Tuesday, June 7, 2011

When the Impossible Happens

August O'Connor encountering a Groffian impossibility
How would history have changed had Sigmund Freud's favorite drug been LSD instead of cocaine?

Using lysergic acid instead of analysis to access the unconscious mind, Freud's career might have resembled Stan Grof's as recounted in When the Impossible Happens. Freud might have escaped his dreary office in Vienna, lived 14 years at Esalen Institute, taken peyote with Indians in Kansas, MDA in Palenque and ketamine in Machu Picchu, guided hundreds of patients thru the tangled jungles of their own personalities using LSD sessions, Holotropic breath work and other radical mind-opening techniques. Like Freud, Grof brings a sophisticated European mind set to bear to evaluate a lifetime of extraordinary experiences. Unlike Tim Leary and Terence McKenna, who were of Irish blood, Stanislav Grof was born in Czechoslovakia and possesses a "Slavic soul" which binds him solidly to the soil even as his yearnings for the infinite bring him face to face with experiences that would shake the sanity of many less solidly grounded men.

I'm sure that if Stan were to encounter Satan (which he does in one of the episodes in this book) he would do so calmly, all senses alert, pushing his fear into the background while striving rationally to assess the true dimensions of the experience. Stan is a compassionate scientist and brave explorer of the heights and depths of human consciousness. Of all of his many books, When the Impossible Happens is the most biographical and offers personal stories of the most astonishing high points of his long career as an passionate courtier of non-ordinary realities.

His book consists of more than 60 short episodes, from Stan Grof's first LSD experience as a fledgling doctor in Prague, to his years with his wife Christina as scholar-in-residence at Esalen, to psychic adventures in Iceland, Brazil, Mexico and Australia. This is a book of experiences not theory. And, as the title suggests, many of his experiences would be considered "impossible" according to our present model of the human mind which holds that consciousness is solely the product of some (as yet unknown) process in the brain--a position called "reductive materialism" by its supporters and "promissory materialism" by its critics. Just as the goal of modern physics is to explain not only the ordinary world but every sort of outlandish physical phenomena made accessible by Hubbles, LHCs and even newer probes on the horizon, so any serious psychologist (mind scientist) should welcome this account of dozens of exotic psychological "quarks" and "gluons" observed during a lifetime of exploring the extreme edges of human experience.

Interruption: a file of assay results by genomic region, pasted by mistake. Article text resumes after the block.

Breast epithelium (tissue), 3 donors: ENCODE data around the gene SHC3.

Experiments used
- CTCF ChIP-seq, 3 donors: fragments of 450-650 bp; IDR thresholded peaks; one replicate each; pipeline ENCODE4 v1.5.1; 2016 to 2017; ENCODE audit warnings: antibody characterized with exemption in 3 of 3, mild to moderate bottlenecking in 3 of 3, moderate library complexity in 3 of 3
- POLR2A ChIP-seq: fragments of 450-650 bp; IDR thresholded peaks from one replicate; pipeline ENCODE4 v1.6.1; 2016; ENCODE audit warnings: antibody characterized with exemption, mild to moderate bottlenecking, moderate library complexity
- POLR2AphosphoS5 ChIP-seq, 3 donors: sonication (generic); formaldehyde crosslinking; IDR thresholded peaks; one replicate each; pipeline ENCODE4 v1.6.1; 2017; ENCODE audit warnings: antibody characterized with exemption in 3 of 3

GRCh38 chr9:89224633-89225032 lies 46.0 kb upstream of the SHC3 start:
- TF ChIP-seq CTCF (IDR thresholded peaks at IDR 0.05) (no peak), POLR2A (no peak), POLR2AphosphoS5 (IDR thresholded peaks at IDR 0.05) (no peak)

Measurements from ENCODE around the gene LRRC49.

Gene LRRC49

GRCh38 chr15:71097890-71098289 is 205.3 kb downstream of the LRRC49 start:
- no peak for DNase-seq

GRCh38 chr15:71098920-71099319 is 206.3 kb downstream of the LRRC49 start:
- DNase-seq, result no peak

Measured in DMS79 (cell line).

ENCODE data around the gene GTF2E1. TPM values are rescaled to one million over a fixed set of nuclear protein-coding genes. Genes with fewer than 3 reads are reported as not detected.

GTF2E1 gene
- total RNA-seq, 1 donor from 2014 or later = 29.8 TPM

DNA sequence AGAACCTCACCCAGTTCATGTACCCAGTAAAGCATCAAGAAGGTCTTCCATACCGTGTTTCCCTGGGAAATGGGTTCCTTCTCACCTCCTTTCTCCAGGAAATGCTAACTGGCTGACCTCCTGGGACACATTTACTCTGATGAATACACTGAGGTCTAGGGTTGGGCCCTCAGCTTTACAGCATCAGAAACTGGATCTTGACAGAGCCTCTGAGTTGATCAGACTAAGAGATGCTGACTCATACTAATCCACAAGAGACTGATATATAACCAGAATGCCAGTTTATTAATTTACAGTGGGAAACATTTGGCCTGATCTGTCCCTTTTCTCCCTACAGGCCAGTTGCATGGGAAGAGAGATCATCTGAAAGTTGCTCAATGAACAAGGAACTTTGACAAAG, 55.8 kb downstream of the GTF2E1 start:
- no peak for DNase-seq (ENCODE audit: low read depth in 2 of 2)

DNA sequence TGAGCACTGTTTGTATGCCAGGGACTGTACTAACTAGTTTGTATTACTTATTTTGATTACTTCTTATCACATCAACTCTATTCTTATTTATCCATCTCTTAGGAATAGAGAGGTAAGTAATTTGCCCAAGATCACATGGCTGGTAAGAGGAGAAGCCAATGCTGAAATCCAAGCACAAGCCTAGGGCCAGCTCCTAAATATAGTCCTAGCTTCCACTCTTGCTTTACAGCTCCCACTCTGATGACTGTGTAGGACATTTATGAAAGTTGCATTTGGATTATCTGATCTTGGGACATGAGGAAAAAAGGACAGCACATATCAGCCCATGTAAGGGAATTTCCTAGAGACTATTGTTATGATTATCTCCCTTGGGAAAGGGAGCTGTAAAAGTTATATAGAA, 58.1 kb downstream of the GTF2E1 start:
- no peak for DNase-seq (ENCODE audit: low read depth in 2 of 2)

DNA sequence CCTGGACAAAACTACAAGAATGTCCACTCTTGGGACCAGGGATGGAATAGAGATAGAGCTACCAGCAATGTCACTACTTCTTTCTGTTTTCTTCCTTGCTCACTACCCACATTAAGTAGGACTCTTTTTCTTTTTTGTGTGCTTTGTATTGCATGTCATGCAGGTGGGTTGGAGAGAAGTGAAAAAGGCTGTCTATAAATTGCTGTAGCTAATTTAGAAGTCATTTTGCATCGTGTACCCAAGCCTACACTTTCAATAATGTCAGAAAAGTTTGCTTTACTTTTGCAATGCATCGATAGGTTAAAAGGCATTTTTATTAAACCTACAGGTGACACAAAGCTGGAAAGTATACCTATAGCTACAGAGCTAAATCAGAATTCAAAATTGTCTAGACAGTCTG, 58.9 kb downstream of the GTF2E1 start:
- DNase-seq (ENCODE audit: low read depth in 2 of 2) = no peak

Stan is an splendid story teller and one finds oneself experiencing the emotions that he must have felt as the events were actually happening. I was pleased to discover his account of an extraordinary adventure in which I played a small role--Stan's marriage to Joan Halifax which took place in a volcanic caldera in Iceland, in a Viking wedding ritual designed by Icelandic mythologist Einar Pallson and Joseph Campbell, who gave away the bride. My wife Betsy and I brought the traditional child to the wedding--our son, Khola, who had just celebrated his second birthday a day before with the children of the kitchen staff. We wedding guests arranged ourselves in a ring around the edge of the caldera and after the ceremony, Stan and Joan went around the circle to be congratulated. At the moment when Betsy, Khola and I embraced them, the midnight sun which had temporary dipped below the horizon, suddenly rose and flooded the five of us with its brilliant light.

I know Stan slightly but over the years our paths have crossed several times since that first meeting in Iceland. As a fellow Slav and a member of his wedding I feel a personal bond. I admire him as an expecially bold scientist and always feel a bit high when coming into his presence.

Nick's not the only one who admires Stan Grof. In 2007, Vlaclav Havel, the president of Czechoslovakia, presented the VISION 97 award to Stan for his pioneering research into non-ordinary states of consciousness.

When the Impossible Happens is one of the best tour guides I can recommend into the details of some of those non-ordinary states.

Next month Dr. Stanislav Grof will experience his eightieth trip around the Sun.

Happy Birthday, Stan!

Stan Grof at Esalen SuperSymposium IV

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